After the grain was loaded on the boat for shipment to Alexandria, the master of the boat gave the land officials a receipt which in effect discharged their obligations to the crown for that quantity of grain.

[Year] 34, Mesore [24, Dionysios], ship-master, acknowledges that he has embarked through Nechthembes the agent of the basilikoi grammateis on the boat of Xenodokos and Alexandros 4800 artabas of barley.

In the reign of Ptolemy the son of Ptolemy Soter, year 24, the priest of Alexander and the Brother and Sister Gods being Neoptolemos son of Kraisis, the canephore of Arsinoe Philadelphos being Arsinoe daughter of Nikolaos, the 24th of the month Mesore. Dionysios, ship-master, acknowledges that he has embarked on the boat of Xenodokos and Alexandros, the pilot on which is --yris son of Pasis, of Memphis, through Nechtembes the agent of the basilikoi grammateis, for transport to the royal (granary) at Alexandria, with a sample, four thousand eight hundred artabas [of barley], being pure, unadulterated and sifted grain, by the measure and smoothing-rod which he himself brought from Alexandria, with just measurement, and I make no complaint.


Cf. BL 2.2.76 for correction of the priest's name and 9.109 for date and the pilot’s name.


P. Ryl. IV 583                                                                                                          170

This lease (in a standard two-copy format), even in its fragmentary form, shows many details about the operation of a vineyard in the Fayum. The lessee receives only a third of the pressed grape juice, but he must pay all labor costs except treading the grapes, and keep the vineyard in good condition.

In the reign of Ptolemy and Ptolemy the brother and Cleopatra, children of Ptolemy and Cleopatra, the Manifest Gods, in the first year, the priest of Alexander and the Savior Gods and the Brother and Sister Gods and the Benefactor Gods and the Fatherloving Gods and the Gods Manifest and the Motherloving Gods and the athlophore of Berenike Euergetis and the canephore of Arsinoe Philadelphos and the priestess of Arsinoe Philopator being those in office in Alexandria, in the month of Xandikos the ninth, Phaophi ninth, in Philadelphia of the Arsinoite Nome. Nichomachos son of Ph... ades the Halikarnassian, successor of his paternal allotment, has leased to Apollonios son of Apollonios, Persian of the Epigone, the somewhat sandy vineyard situated near the same Philadelphia, belonging to Krates son of Pheidimos, from Arsinoe in Lycia, paymaster of the Pamphylians in their command, which is of six arouras, or however many they be, for the first year for a third part of all the fruit and crops that grow in the vineyard (on the terms that) when all the crops have been made into wine and the apomoira due to the crown has been deducted along with the wages for the treaders, hire of a winepress and a contribution [in the month of the vintage (?)] of a half-kados to the agricultural guild, dividing the must remaining into three parts, Nichomachos shall take two parts, and Apollonios the third. Each shall provide jars for himself and as required for the apomoira according to the proportions of the lease, and each shall carry down the jars for himself to the winepress, and carry up the must by himself, while the apomoira ---.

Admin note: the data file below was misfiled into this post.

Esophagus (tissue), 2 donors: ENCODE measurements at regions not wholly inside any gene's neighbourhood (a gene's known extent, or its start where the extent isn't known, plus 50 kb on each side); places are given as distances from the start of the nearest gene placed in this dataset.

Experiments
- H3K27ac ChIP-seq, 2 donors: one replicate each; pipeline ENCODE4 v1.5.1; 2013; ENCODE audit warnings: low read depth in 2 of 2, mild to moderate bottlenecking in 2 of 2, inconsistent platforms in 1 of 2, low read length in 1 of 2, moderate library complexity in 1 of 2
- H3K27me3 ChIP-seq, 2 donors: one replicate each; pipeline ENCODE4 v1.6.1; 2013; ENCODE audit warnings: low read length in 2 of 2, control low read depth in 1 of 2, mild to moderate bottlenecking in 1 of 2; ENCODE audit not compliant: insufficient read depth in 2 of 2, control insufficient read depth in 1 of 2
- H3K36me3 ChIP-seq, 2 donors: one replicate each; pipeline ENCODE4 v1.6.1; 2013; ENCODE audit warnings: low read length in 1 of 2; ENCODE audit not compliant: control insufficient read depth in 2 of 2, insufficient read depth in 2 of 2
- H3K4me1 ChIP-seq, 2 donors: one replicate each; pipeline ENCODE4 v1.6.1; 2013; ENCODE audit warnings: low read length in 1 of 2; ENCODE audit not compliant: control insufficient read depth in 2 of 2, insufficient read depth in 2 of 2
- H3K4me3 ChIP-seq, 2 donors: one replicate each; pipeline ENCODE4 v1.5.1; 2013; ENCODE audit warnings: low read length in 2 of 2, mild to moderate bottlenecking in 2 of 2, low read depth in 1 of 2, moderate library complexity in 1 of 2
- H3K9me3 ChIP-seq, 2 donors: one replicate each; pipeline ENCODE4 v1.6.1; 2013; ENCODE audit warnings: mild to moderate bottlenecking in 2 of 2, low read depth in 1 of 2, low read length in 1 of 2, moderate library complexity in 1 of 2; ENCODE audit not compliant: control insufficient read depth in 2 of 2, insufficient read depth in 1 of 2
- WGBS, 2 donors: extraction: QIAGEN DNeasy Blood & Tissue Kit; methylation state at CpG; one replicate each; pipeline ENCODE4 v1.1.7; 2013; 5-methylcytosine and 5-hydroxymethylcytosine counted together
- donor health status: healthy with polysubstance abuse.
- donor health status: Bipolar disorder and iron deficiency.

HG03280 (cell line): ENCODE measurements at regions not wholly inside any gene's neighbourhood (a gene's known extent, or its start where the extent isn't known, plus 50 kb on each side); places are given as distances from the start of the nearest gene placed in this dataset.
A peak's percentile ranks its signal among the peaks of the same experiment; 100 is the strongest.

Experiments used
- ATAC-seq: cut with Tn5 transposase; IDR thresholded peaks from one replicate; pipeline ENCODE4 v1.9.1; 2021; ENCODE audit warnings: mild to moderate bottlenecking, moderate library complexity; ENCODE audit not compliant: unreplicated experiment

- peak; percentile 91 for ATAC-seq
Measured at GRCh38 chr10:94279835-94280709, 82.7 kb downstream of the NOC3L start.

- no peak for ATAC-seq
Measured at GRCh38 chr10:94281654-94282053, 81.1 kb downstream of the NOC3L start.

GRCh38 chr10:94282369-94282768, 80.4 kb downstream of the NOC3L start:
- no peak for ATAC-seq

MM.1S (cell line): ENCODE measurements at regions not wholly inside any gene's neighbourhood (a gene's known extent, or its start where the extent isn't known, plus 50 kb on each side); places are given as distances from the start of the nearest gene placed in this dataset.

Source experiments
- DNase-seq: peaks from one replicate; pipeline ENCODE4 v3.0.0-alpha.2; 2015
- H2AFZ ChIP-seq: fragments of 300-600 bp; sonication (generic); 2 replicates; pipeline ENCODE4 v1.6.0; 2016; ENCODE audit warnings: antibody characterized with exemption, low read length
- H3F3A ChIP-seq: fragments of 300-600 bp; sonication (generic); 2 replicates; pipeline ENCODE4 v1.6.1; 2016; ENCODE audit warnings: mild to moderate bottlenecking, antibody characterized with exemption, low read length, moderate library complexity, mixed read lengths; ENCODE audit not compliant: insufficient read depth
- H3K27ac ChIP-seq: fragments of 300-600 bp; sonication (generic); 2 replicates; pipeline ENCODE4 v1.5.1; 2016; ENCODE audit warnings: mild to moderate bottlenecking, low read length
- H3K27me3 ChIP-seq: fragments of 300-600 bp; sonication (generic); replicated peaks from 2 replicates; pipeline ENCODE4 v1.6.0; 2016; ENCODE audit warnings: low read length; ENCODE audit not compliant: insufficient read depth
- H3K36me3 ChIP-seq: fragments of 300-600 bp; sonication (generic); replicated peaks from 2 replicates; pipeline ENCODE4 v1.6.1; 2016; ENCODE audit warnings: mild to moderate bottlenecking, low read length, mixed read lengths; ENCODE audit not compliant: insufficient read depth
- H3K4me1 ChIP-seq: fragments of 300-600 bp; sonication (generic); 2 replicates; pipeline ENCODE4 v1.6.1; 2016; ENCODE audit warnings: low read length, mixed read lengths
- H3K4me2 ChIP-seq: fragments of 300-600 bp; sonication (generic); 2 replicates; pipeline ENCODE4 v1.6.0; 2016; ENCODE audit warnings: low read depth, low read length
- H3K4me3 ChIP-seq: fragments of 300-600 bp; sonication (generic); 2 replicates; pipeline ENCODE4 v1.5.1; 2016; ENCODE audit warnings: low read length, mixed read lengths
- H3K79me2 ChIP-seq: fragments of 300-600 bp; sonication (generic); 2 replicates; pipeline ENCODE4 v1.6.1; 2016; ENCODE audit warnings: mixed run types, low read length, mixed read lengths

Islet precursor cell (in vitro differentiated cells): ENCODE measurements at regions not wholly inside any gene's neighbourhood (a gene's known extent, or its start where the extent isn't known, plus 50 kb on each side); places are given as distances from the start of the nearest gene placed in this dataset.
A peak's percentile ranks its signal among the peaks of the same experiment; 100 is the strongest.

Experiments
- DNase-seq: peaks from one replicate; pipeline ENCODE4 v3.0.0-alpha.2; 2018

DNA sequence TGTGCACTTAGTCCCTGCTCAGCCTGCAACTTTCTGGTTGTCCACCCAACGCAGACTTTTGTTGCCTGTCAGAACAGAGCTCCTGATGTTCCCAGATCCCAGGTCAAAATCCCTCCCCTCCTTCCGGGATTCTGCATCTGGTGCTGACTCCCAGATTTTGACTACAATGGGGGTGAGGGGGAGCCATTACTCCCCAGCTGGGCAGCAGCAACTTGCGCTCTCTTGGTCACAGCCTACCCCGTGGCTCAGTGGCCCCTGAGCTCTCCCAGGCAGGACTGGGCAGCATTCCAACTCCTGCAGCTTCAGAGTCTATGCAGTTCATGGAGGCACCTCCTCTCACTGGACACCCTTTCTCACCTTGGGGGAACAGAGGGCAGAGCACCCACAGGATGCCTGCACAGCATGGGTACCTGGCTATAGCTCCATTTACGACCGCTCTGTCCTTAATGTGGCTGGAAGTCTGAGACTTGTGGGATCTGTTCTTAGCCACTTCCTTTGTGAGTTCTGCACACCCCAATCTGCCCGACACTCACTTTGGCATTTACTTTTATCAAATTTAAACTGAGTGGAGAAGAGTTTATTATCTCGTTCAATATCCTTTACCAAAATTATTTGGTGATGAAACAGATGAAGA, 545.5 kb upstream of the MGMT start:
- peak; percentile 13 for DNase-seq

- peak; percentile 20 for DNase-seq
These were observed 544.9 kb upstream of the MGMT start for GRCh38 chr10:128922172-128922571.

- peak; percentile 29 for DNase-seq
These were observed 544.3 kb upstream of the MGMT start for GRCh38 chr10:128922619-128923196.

(Lines 13 ff.) Monthly wages (?) are to be paid at his own expense by Apollonios from the time stated until termination of the lease, as is best for the land and the vine; Apollonios is to prune the vine moderately and exactly, to keep the ground of the property clear of weedy growth and rush and reed and quake grass and kinaios reed and all other tangle of roots except for the dry ground inside the cross-trench, and is to maintain the cross-trenches dug and clean and the property fenced; he is to clear out the drains and fence the conduit facing the... and lead it through for the watering; and when the lease has expired, he is to deliver the ground of the property in clean condition and the cross-trenches clean, as is presently stated. If he fails to deliver it or to perform each of the tasks at the proper time, or if he abandons the lease, he is to pay the assessed wage with a 50 per cent surcharge for every task he fails to perform, and a fine of two silver talents for any damage that may be due at the time of his abandoning the lease. Apollonios is to shift 50 rows of vines to the uncultivated ground at his own expense and to transplant in the same year at the proper (time) ---.


The reign: The three children of Ptolemy V and Cleopatra, associated as sovereigns in the aftermath of Antiochus IV's invasion of Egypt.

Those in office in Alexandria: Many documents of the later Ptolemaic period omit the names of these functionaries through ignorance or laziness; the purpose of retaining their titles (dating the year) is thus removed.

Month dates: The Macedonian and Egyptian calendars were systematically equated to one another from the reign of Epiphanes; see A.E. Samuel, Ptol. Chronology, 129 ff.

End: The remaining clauses, preserved only in the second copy and only fragmentarily there, contain provisions for penalties, for failure to transplant; Apollonios' payment of some exaction for the wine press; the disposition of any "raisin" wine; disposition of any timber; the right of the lessor to install his own guard at the lessee's expense; loan of a shovel from lessor to lessee; etc.


P. Rev.                                                                                                                     259